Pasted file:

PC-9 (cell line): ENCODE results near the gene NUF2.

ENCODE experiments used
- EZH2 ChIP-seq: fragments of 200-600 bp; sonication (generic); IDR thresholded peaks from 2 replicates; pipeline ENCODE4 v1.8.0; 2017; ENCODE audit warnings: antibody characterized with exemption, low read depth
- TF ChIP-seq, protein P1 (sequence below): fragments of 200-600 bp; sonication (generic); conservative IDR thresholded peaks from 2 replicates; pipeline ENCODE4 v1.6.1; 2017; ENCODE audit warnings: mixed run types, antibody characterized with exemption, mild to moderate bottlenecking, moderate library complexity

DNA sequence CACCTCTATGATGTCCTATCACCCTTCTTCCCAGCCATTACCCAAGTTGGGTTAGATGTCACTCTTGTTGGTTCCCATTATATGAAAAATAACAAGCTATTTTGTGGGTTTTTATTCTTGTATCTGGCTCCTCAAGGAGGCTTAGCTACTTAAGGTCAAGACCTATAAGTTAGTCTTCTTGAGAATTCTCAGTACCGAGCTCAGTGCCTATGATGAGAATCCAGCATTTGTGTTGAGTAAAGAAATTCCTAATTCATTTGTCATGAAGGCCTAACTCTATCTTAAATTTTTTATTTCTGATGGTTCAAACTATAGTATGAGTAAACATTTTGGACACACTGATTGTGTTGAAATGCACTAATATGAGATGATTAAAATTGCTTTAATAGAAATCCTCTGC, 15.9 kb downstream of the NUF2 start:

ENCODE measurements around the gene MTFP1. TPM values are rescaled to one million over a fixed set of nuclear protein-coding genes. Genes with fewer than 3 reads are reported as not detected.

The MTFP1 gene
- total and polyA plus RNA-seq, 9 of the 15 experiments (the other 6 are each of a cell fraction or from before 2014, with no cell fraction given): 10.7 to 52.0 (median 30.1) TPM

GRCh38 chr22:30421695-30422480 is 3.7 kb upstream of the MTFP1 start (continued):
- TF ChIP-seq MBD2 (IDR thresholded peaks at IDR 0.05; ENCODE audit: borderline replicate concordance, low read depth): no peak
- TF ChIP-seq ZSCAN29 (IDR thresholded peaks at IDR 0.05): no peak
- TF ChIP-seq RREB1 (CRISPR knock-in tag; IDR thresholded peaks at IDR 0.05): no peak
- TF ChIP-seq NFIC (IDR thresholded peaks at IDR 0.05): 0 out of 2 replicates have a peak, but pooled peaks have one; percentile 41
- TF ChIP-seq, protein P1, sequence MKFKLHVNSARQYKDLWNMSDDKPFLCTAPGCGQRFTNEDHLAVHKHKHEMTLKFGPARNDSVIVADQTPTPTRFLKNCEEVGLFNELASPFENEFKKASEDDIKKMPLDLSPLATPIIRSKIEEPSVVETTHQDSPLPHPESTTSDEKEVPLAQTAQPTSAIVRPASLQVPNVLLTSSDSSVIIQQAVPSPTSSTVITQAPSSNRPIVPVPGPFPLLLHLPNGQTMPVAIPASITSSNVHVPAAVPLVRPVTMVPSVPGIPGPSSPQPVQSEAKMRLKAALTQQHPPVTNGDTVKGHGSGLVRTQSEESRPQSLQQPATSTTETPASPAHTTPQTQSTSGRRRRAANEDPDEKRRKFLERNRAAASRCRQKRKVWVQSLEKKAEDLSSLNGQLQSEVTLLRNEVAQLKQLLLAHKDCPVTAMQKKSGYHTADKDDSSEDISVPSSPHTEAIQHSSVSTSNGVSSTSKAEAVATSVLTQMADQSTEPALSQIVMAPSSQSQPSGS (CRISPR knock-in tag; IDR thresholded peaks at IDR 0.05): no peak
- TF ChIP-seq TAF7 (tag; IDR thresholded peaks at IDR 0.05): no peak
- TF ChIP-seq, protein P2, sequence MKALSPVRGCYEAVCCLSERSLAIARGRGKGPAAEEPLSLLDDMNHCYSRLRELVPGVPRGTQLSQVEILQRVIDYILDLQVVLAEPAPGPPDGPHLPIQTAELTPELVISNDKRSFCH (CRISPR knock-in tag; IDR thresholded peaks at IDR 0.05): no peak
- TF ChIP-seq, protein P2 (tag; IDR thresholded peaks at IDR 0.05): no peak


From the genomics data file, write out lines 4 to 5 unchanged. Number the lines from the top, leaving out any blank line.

- TF ChIP-seq, protein P1 (sequence below): fragments of 200-600 bp; sonication (generic); conservative IDR thresholded peaks from 2 replicates; pipeline ENCODE4 v1.6.1; 2017; ENCODE audit warnings: mixed run types, antibody characterized with exemption, mild to moderate bottlenecking, moderate library complexity

DNA sequence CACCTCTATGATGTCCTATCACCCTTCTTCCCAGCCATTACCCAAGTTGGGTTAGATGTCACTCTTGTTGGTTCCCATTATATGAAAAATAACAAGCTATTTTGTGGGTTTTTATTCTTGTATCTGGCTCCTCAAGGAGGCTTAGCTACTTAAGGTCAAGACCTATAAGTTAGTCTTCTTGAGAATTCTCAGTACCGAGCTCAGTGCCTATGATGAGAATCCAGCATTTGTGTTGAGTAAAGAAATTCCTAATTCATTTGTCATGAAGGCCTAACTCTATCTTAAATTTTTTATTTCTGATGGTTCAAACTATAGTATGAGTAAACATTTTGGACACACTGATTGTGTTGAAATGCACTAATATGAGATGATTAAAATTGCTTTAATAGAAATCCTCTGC, 15.9 kb downstream of the NUF2 start: